Nigerian e-book distribution startup Okadabooks, which allows users to bypass traditional publishers and publish their stories, has seen tremendous uptake since launching, which chief executive officer (CEO) Okechukwu Ofili says dispels the myth that Nigerians are not big readers.
In the future, the leading, ‘original’ format in many cases will be an electronic version. Print renditions will then be imperfect replicas of the ‘real’ ebooks, featuring some, but probably not all, of the functionality of the electronic source. Once authors and publishers have adopted this change, this will provide the opportunity to offer a great variety of different ebooks for different purposes.
I often consider how fortunate I am to be working at the Press' Bookshop and showroom in the centre of Cambridge. The shop is located in one of the best retail spaces in Cambridge and boasts a stunning view across to the University Senate House and King's College Chapel. Not only that but we can claim to be continuing a noble tradition in being the latest in a long line of booksellers that have operated continuously from this site since around 1581, making it the oldest bookshop site in the country. Thus it is the ideal location from which to sell the publications of the oldest publisher. However that heritage can seem at risk in the face of new technologies and the dawning digital age.
Microsoft is going to be unveiling their first large scale digital bookstore sometime in the next few months. They are going to be populating it with over one million titles and will have a dedicated editorial staff to curate seasonal themes. Instead of developing an e-reading app, Microsoft is going to upgrade the EDGE internet browser with full support for EPUB.
The European Commission (EC) has confirmed that Amazon has offered to remove controversial Most Favoured Nation (MFN) clauses in e-book contracts and is asking publishers for feedback on the pledges.
The EC has given publishers in Europe one month to respond to the e-commerce giant’s offer not to enforce any clause requiring publishers to give Amazon similar terms and conditions as those given to its competitors, known as MFN clauses.
With the end of a pretty rough year behind us and the first few weeks of 2017 under our belts, it’s a good time to take a deep breathe and take stock of the state of publishing. There’s perhaps no more comprehensive analysis of the current trends than the annual Smashwords Book Industry Predictions, written each year by founder and CEO Mark Coker.
Companies such as Doubleday and Scribner once led the way in combining bookselling and publishing. Now, a new generation of booksellers is getting in touch with its publishing side, including such booksellers-cum-publishers as Cleveland’s Guide to Kulchur, which publishes marginalized writers, and Las Vegas’s the Writer’s Block, which is about to launch a literary journal.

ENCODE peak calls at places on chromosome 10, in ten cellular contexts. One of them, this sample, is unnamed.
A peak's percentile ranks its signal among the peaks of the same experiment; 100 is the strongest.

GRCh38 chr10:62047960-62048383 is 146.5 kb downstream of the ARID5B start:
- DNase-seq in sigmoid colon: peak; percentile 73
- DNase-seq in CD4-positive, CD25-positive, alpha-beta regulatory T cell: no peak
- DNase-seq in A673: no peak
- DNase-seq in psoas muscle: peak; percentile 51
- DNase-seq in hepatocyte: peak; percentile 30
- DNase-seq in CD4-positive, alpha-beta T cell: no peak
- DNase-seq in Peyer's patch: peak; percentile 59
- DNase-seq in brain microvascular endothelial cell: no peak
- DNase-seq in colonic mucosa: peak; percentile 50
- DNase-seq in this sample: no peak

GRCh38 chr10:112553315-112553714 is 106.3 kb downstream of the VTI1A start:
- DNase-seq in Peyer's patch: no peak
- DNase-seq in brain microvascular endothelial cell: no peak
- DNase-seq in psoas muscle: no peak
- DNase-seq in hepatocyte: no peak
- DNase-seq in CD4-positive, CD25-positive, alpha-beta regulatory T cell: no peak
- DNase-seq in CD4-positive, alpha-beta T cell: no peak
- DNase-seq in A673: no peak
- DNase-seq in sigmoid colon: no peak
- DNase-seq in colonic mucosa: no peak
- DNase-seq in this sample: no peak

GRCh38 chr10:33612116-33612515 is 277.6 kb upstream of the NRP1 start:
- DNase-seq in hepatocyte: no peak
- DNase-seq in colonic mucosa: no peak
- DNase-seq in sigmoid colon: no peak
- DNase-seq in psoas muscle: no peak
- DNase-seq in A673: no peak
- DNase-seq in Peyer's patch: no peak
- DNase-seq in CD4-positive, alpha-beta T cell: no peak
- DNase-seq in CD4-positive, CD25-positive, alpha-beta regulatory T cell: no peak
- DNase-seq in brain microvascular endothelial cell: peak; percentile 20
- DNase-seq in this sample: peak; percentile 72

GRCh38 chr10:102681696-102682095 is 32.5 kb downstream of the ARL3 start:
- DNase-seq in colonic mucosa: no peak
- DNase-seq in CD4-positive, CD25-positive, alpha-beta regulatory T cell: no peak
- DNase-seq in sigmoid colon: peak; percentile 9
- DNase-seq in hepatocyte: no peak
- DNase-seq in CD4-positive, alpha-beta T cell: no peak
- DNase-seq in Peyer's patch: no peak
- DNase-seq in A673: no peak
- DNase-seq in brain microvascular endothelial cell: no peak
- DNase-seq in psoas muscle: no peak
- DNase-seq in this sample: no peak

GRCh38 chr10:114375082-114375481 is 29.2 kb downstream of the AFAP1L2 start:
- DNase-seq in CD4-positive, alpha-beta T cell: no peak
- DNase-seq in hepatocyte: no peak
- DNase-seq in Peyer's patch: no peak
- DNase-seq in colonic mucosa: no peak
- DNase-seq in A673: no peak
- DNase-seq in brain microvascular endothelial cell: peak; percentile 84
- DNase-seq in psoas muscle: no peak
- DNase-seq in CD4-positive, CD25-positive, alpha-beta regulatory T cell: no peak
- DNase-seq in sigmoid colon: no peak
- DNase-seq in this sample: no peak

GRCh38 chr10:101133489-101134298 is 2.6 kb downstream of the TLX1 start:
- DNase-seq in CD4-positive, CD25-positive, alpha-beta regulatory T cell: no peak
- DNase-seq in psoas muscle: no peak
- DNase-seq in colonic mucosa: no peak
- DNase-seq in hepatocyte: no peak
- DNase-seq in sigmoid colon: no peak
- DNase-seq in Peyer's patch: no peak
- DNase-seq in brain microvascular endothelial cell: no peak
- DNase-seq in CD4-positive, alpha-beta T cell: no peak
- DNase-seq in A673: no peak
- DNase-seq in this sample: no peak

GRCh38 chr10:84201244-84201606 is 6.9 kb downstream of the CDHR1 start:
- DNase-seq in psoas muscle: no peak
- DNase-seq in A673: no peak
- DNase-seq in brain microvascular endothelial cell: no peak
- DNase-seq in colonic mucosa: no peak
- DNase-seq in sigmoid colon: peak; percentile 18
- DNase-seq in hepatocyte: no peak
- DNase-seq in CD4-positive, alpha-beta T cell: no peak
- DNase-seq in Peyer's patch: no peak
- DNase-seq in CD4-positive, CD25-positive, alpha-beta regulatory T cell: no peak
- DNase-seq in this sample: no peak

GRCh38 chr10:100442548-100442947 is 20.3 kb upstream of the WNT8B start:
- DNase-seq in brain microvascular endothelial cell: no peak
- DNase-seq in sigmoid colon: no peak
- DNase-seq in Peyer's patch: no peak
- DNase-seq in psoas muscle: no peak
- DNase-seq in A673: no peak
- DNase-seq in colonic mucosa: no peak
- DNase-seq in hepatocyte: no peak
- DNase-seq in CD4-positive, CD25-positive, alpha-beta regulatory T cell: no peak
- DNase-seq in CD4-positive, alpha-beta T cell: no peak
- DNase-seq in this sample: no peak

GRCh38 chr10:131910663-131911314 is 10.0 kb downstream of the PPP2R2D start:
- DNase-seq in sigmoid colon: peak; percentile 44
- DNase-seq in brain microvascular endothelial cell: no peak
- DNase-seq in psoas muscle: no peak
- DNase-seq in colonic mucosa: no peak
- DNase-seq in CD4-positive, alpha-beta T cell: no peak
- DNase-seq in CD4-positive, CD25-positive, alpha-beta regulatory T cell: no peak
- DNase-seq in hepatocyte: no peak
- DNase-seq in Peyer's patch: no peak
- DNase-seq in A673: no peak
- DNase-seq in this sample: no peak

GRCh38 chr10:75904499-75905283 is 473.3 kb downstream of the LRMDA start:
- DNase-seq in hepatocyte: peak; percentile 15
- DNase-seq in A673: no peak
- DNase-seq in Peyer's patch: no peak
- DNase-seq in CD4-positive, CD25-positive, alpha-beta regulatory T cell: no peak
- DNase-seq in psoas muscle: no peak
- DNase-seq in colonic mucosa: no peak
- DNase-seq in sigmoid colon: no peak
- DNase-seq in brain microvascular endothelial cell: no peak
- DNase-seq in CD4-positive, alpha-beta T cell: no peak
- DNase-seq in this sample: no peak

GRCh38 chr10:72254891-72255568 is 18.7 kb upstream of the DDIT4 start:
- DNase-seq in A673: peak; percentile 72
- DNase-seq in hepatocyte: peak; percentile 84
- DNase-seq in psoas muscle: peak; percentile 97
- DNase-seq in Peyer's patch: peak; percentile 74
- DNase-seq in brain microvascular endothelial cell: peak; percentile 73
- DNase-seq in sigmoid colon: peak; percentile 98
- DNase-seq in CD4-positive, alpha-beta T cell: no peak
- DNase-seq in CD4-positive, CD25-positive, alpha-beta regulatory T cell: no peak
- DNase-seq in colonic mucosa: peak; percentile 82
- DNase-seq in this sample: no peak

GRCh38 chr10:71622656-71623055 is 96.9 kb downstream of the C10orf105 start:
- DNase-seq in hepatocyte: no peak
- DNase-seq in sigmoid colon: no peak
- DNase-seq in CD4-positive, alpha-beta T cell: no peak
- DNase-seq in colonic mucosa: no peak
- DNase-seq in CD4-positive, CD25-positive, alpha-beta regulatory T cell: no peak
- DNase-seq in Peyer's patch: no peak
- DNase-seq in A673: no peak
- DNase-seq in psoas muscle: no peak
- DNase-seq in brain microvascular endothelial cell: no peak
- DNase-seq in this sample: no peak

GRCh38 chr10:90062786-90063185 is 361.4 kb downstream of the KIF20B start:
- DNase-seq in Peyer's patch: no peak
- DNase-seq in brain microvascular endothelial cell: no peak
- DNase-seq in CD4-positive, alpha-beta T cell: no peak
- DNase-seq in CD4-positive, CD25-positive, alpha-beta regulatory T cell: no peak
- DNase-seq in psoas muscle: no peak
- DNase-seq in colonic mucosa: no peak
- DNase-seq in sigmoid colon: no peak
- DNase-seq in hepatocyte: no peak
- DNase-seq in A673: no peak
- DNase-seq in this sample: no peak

Kobo Rakuten, the company that produces the Kobo e-reader, has announced that it has acquired Shelfie, an app that allowed users to catalog their personal libraries, and purchase discounted ebook editions based on the physical copies they already own.
Of course, publishing has always mattered, but in the recent past it has been all too easy - whether you're an agent, bookseller, author or publisher - to convey a vague sense of apology that you don't have a proper job, like a bin man or a doctor or a climate change scientist. The idea that publishing is full of white middle class people lounging in isolated garretts and cosy little shops and Bloomsbury offices, pondering where to put a semi-colon or what whisky to order with lunch, has exercised a tenacious hold over the collective imagination.
For most Asian publishers at Bologna, the fair is predominantly an opportunity to reaffirm their market presence, promote select titles and authors, and (re)connect with clients. It is a soft selling approach that sees many country’s pavilions coalescing under a specific slogan or design that make them stand out from the crowd.
I am not a time traveller and I do not wear jeggings, but I can try to explain why we got to a place where paperbacks are fighting back (and winning) and what we need to focus on if we're going to get it right by 2020.
We've tested all the latest e-readers to find out which ones are best for all kinds of buyers. Whether you love page-turning buttons, enjoy reading in the bath, or just want a nice cheap e-reader, there's an e-reader for you in our buying guide.
This week the books podcast takes a physical turn, shifting away from the intangible business of writing to consider the hunks of wood we haul around for our reading pleasure. With sales of printed books on the rise, there’s little sign the reading experience will go entirely digital any time soon. So how does a novel make the jump from manuscript to bookshop, and what happens next?
Citing especially strong response to its Literary Agents and Scouts Center and to the Business Club offering, Frankfurt Book Fair found 90 percent of its exhibitors to be players in purchasing decisions.
Before the digital age, information consumption via mobile devices was considered an optional trend among print content creators and publishers. Now it is practically a professional imperative. In fact, recent studies show that several major traditional print publications regained significant growth by introducing mobile content to their digitally focused audiences.
Since 2005, multiple business models have been flourishing in the Scandinavian ebook market. With Storytel’s acquisition of its Danish rival subscription service provider Mofibo earlier this year, the large Northern European player is leading the way for the next generation of subscription services in the book industry.
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